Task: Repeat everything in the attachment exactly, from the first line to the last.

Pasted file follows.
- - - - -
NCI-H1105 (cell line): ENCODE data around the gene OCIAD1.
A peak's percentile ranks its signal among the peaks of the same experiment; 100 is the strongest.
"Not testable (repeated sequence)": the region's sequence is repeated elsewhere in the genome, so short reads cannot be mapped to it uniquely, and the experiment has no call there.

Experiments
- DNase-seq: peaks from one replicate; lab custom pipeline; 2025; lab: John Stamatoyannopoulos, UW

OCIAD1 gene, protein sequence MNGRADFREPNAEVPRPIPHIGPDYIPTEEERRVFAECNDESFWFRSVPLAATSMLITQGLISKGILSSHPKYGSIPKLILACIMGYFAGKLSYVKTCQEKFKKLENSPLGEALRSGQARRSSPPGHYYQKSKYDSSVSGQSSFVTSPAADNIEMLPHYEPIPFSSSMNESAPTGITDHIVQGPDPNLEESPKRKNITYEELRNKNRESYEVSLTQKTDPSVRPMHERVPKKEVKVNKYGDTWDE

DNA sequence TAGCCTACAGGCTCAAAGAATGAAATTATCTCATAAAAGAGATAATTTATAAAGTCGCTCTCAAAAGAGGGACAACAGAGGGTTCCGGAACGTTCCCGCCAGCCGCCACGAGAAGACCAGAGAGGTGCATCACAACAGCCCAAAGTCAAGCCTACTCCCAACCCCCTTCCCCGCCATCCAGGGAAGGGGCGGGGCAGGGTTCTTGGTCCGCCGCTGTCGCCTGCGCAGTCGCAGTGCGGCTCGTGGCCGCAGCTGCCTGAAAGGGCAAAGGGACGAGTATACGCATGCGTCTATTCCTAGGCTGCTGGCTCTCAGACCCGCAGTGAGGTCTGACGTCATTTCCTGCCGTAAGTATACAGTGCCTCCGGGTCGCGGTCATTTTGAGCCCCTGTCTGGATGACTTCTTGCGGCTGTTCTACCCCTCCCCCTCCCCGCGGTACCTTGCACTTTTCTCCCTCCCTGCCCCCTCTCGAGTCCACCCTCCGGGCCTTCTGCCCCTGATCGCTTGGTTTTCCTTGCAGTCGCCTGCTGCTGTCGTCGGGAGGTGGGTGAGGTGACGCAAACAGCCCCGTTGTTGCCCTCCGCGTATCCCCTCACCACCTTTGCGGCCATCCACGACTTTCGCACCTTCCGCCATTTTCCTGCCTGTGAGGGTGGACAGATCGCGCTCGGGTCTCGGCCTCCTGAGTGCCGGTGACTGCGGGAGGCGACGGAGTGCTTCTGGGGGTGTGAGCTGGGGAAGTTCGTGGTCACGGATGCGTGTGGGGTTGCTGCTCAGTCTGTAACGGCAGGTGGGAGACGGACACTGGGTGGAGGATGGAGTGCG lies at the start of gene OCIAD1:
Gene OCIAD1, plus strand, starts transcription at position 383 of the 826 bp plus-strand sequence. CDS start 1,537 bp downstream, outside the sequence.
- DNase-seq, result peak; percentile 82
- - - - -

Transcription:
NCI-H1105 (cell line): ENCODE data around the gene OCIAD1.
A peak's percentile ranks its signal among the peaks of the same experiment; 100 is the strongest.
"Not testable (repeated sequence)": the region's sequence is repeated elsewhere in the genome, so short reads cannot be mapped to it uniquely, and the experiment has no call there.

Experiments
- DNase-seq: peaks from one replicate; lab custom pipeline; 2025; lab: John Stamatoyannopoulos, UW

OCIAD1 gene, protein sequence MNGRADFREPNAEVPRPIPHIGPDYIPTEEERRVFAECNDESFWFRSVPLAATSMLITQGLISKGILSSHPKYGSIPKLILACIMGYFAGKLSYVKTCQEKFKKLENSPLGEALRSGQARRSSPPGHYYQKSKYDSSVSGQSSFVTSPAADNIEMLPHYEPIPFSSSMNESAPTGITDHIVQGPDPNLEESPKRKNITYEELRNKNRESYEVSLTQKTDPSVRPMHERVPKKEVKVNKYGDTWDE

DNA sequence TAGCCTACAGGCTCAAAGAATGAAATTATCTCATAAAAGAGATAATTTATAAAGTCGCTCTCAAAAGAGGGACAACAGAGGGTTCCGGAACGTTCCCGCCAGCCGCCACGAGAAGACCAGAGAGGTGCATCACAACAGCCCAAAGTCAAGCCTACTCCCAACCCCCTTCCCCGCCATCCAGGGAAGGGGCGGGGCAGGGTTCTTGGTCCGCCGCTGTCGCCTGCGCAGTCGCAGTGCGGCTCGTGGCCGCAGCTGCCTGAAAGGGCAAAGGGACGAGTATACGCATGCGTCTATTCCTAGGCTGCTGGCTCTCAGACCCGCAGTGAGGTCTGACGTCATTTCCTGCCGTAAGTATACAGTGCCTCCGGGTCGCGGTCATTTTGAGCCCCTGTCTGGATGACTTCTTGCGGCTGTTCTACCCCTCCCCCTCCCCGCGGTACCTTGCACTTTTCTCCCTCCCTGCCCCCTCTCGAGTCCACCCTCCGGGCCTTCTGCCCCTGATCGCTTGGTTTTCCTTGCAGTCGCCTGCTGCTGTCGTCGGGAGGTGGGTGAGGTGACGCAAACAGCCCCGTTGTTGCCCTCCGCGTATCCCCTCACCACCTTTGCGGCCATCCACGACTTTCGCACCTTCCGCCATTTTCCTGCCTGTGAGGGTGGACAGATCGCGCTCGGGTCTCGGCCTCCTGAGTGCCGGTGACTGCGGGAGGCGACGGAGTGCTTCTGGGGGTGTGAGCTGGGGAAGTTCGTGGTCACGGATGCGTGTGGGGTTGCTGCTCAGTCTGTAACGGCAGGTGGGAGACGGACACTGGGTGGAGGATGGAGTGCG lies at the start of gene OCIAD1:
Gene OCIAD1, plus strand, starts transcription at position 383 of the 826 bp plus-strand sequence. CDS start 1,537 bp downstream, outside the sequence.
- DNase-seq, result peak; percentile 82